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A Tumblr User Asked:

Have any of you watched the Understanding Lennon/Mccartney series on YouTube? If yes, what are your thoughts? If not, I would absolutely recommend it

Hi there!

We completely agree that Understanding Lennon/McCartney is an excellent series – all of us at AKOM have seen it and thoroughly enjoy it. We highly recommend this series and all of Breathless345’s work to our listeners!

All the best,

Thalia

marmeladeskies:

walkuntilthedaylight:

orphanbeat:

orphanbeat:

i truly love to rag on the beatles as much as the next guy but my roommate had decided that they’re talentless hacks for years and my stance on the matter has always been: ill never argue/try to gently convince anyone otherwise when they say they don’t like them because they truly are NOT for everyone, but when the argument is that they’re just bad musicians, im like ok…. well, let’s take a step back

and then today, for whatever reason, she decided she wanted to learn come together on the bass after picking the bass up for the first time like two months ago and i was like HA good luck with that! and she got like five minutes in and slowly came to the realization that it was actually something groovy and complex and i was like, i TRULY do not know what you were expecting lmao u have heard the song, no?

@walkuntilthedaylight yeah totally! u really start to listen to music differently when you’re trying to learn it too. it becomes something specific and tangible rather than just some memory in your head of the last time u heard it.

also, kinda unrelated, but im gonna use this reply to ruminate lmao sorry, the general beatle consensus has changed multiple times even in my lifetime and it sort of periodically becomes chic to dislike them for various reasons (some totally valid). like, i started to like/listen to them aaaaages ago in the early/mid 2000s when ‘1’ came out and then apple loosened their grips on the licensing and things were getting re-released endlessly and they became relevant again (at least in millennial social circles, couldn’t tell you much about anything before this period). but they almost became too relevant and it went back around to actually being cool to dislike them, and this was when she became more aware of them and basically just stuck to her first impression, as we all tend to do with the things we don’t feel passionate enough about to dig deeper. like, i dunno how old everybody is, but when across the universe came out, there was a serious divide and like, hardcore beatle fans were like “this movie is gaaaaarbage!!!” and so ppl who enjoyed the movie were like, no, actually it’s the beatles that are garbage!!!

it’s such a wild cycle tbh because it’s kind of flip-flopped in that, like, young female fans loved them first and had to fight tooth and nail to convince people that they were actually producing good music outside of the whole beatle mania response. and when men took over and decided, hey, they’re good, a lot of people sort of turned on them. and im like, well hey, popular music is sometimes popular because it’s good and female fans recognized that early on. things are derivative of the popular thing that’s actually good, of course, but that doesn’t discredit the thing that’s good.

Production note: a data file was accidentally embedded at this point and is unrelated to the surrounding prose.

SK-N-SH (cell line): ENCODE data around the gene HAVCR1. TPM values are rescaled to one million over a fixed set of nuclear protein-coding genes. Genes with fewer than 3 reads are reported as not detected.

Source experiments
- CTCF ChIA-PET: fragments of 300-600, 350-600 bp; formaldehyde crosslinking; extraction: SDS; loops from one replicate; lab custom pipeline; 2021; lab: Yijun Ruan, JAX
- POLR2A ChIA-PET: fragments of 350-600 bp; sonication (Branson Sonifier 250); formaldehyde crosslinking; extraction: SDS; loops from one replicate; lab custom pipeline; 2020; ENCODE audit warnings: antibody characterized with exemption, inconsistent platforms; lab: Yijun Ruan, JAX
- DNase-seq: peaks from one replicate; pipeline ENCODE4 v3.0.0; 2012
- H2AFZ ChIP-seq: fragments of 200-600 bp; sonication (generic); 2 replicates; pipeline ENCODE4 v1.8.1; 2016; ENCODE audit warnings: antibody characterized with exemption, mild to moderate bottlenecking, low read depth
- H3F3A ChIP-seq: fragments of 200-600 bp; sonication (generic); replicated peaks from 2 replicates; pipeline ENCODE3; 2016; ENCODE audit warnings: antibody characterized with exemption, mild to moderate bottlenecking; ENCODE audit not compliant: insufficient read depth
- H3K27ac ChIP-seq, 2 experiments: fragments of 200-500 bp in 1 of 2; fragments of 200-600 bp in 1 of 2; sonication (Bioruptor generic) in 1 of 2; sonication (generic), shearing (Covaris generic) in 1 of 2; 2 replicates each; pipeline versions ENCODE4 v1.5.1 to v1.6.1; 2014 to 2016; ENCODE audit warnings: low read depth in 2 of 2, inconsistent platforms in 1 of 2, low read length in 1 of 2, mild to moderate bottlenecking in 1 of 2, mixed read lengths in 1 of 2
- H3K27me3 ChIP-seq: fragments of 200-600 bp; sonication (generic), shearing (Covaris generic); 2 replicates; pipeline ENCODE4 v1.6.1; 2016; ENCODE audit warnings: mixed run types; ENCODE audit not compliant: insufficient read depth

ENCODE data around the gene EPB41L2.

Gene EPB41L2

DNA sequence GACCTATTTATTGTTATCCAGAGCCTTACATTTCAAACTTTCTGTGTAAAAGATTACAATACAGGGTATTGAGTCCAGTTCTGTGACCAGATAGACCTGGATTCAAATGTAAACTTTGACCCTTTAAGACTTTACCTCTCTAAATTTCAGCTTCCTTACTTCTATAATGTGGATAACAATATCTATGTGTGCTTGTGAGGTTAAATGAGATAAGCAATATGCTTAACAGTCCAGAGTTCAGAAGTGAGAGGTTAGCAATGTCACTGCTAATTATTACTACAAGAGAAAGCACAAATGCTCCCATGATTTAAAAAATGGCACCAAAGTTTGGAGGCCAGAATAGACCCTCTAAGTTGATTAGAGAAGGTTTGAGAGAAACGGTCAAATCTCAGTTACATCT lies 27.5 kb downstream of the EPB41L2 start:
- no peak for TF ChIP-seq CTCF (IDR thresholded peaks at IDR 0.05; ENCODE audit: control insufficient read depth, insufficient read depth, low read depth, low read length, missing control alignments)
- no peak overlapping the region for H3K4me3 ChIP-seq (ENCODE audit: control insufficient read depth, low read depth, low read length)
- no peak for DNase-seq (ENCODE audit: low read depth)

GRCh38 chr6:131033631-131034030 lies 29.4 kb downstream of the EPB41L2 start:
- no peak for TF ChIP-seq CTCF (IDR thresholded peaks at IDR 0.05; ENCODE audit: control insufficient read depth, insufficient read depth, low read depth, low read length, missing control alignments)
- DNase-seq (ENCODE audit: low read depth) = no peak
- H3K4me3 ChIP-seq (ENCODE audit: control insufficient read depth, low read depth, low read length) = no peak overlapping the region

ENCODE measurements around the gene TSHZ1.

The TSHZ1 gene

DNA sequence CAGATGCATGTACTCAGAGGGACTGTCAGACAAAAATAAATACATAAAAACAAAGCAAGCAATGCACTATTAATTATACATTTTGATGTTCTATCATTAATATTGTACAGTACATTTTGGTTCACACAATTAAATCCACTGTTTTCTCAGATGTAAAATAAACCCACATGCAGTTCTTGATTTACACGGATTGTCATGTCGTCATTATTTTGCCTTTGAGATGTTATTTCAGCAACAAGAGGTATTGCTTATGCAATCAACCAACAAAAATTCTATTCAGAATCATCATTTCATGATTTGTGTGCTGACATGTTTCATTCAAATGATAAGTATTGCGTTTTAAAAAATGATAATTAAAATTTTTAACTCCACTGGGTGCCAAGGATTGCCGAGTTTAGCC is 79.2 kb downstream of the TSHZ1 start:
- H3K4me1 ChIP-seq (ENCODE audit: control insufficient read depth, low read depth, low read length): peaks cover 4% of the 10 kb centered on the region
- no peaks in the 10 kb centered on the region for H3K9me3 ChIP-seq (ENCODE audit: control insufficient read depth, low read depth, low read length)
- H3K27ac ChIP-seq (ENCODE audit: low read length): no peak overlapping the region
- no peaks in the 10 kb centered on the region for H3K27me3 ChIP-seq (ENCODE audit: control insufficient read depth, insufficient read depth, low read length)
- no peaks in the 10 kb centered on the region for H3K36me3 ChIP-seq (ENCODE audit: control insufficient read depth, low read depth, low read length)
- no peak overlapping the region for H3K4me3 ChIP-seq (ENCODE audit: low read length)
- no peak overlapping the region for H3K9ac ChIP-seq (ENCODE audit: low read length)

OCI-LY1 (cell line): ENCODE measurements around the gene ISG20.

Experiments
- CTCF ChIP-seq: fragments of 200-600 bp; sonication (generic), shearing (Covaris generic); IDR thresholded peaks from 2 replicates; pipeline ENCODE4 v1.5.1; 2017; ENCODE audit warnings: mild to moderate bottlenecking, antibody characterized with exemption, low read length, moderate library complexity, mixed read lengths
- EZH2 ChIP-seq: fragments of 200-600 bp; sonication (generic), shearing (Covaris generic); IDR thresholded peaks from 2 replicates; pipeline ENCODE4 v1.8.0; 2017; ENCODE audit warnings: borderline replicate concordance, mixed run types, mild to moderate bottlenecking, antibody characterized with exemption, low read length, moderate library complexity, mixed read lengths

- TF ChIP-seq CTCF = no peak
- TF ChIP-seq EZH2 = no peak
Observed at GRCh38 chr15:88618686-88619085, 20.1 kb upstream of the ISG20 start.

this is of course absolutely surface level and if i was going to really dig into it in any serious way, you’d have to account for the rise of awareness of abuse/sexism/racism/ableism/misogyny in how/why the beatle consensus has changed, hence the bracketed “totally valid” above!

Yeah, I grew up in the 90s when Anthology was coming out, so I experienced a lot of this too. My dad’s a megafan who used to pop quiz me on “did john or paul write this song and how can you tell” every time he played an album for me lmfao, so I also had this personal/private relationship with The Beatles (and John Lennon in particular) I was always nursing, to which many aspects of the mainstream narrative seemed so actively hostile that I eventually “stopped liking” them for close to a decade.

The reason why is weird and complicated, but basically I started reading more about, and thus buying deeply into, the JohnandYoko narrative, and the ‘Imagine’/Peace & Love/This Marriage Changed The World shit deeply alienated me from my literal childhood idol and made me think that I’d been misinterpreting an emotional connection with the music this whole time if ‘Imagine’ was John’s “true legacy”. I think common sense would dictate that the “Ballad” narrative should be more amenable to and popular with women as it’s presented explicitly as a tale of feminist redemption, where a strong woman reforms a wife beater by patiently demonstrating her enlightened ideology and impressing him with her Uniquely Self Possessed Nature (lets set aside the fact that it’s uhhh not even a little bit true), but I’ve actually found that female John fans are more willing to neutrally entertain stuff like Goldman or the Rosen/Seaman books as an important part of the picture, whereas men who “stan” John – especially the over 45 set – don’t just *believe* the JohnandYoko narrative – they NEED for it to be true.

I’m sure there’s a lot of reasons for this divide – like, obviously women are gonna think this story is fishy the moment they look past the surface b/c they won’t have the guilt that makes some men  afraid to ask questions about Yoko’s iffy behaviour, but I think there’s something else with the fandom gender dynamics here that as you’ve mentioned goes deep deep to the core, to the very beginning of the band’s rise to fame (there was a reason I went on this anecdotal rant)!